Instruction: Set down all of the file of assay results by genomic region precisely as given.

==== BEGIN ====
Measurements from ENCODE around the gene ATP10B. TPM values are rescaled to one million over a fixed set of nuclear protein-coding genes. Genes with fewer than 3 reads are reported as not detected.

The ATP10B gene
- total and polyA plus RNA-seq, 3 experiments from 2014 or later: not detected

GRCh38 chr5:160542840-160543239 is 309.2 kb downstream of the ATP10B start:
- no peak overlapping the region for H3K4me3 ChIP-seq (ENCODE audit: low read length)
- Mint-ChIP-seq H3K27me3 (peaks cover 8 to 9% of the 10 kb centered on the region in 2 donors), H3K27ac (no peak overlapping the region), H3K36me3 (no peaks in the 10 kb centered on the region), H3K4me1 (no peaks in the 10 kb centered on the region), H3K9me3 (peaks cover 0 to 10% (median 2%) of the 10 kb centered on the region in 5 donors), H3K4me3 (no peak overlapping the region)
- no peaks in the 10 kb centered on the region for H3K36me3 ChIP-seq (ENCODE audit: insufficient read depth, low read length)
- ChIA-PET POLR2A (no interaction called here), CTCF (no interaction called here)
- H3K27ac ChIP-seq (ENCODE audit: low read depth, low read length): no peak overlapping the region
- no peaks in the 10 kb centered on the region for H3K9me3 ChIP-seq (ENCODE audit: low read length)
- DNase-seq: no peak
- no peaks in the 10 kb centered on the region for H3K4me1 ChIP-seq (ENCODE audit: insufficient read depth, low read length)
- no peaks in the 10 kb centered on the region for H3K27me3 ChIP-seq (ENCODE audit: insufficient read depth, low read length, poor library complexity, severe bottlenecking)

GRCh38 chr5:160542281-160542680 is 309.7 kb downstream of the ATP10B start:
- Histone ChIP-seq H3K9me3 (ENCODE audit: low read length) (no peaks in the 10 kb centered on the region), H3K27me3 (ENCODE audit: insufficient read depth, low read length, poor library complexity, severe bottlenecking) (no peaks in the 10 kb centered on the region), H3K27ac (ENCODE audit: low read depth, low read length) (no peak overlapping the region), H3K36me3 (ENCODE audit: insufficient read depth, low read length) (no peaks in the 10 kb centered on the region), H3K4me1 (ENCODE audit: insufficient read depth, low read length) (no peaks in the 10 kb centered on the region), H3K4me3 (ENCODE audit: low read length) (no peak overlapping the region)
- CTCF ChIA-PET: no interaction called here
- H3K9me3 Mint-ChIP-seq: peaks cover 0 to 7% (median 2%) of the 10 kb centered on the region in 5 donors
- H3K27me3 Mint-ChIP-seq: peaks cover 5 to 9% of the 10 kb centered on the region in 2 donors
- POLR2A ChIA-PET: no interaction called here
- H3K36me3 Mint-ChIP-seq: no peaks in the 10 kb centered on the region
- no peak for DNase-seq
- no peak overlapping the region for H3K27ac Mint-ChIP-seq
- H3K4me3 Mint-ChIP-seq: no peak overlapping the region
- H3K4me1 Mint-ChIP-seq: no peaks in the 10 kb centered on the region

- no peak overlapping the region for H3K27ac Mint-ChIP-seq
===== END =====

Measurements from ENCODE around the gene ATP10B. TPM values are rescaled to one million over a fixed set of nuclear protein-coding genes. Genes with fewer than 3 reads are reported as not detected.

The ATP10B gene
- total and polyA plus RNA-seq, 3 experiments from 2014 or later: not detected

GRCh38 chr5:160542840-160543239 is 309.2 kb downstream of the ATP10B start:
- no peak overlapping the region for H3K4me3 ChIP-seq (ENCODE audit: low read length)
- Mint-ChIP-seq H3K27me3 (peaks cover 8 to 9% of the 10 kb centered on the region in 2 donors), H3K27ac (no peak overlapping the region), H3K36me3 (no peaks in the 10 kb centered on the region), H3K4me1 (no peaks in the 10 kb centered on the region), H3K9me3 (peaks cover 0 to 10% (median 2%) of the 10 kb centered on the region in 5 donors), H3K4me3 (no peak overlapping the region)
- no peaks in the 10 kb centered on the region for H3K36me3 ChIP-seq (ENCODE audit: insufficient read depth, low read length)
- ChIA-PET POLR2A (no interaction called here), CTCF (no interaction called here)
- H3K27ac ChIP-seq (ENCODE audit: low read depth, low read length): no peak overlapping the region
- no peaks in the 10 kb centered on the region for H3K9me3 ChIP-seq (ENCODE audit: low read length)
- DNase-seq: no peak
- no peaks in the 10 kb centered on the region for H3K4me1 ChIP-seq (ENCODE audit: insufficient read depth, low read length)
- no peaks in the 10 kb centered on the region for H3K27me3 ChIP-seq (ENCODE audit: insufficient read depth, low read length, poor library complexity, severe bottlenecking)

GRCh38 chr5:160542281-160542680 is 309.7 kb downstream of the ATP10B start:
- Histone ChIP-seq H3K9me3 (ENCODE audit: low read length) (no peaks in the 10 kb centered on the region), H3K27me3 (ENCODE audit: insufficient read depth, low read length, poor library complexity, severe bottlenecking) (no peaks in the 10 kb centered on the region), H3K27ac (ENCODE audit: low read depth, low read length) (no peak overlapping the region), H3K36me3 (ENCODE audit: insufficient read depth, low read length) (no peaks in the 10 kb centered on the region), H3K4me1 (ENCODE audit: insufficient read depth, low read length) (no peaks in the 10 kb centered on the region), H3K4me3 (ENCODE audit: low read length) (no peak overlapping the region)
- CTCF ChIA-PET: no interaction called here
- H3K9me3 Mint-ChIP-seq: peaks cover 0 to 7% (median 2%) of the 10 kb centered on the region in 5 donors
- H3K27me3 Mint-ChIP-seq: peaks cover 5 to 9% of the 10 kb centered on the region in 2 donors
- POLR2A ChIA-PET: no interaction called here
- H3K36me3 Mint-ChIP-seq: no peaks in the 10 kb centered on the region
- no peak for DNase-seq
- no peak overlapping the region for H3K27ac Mint-ChIP-seq
- H3K4me3 Mint-ChIP-seq: no peak overlapping the region
- H3K4me1 Mint-ChIP-seq: no peaks in the 10 kb centered on the region

- no peak overlapping the region for H3K27ac Mint-ChIP-seq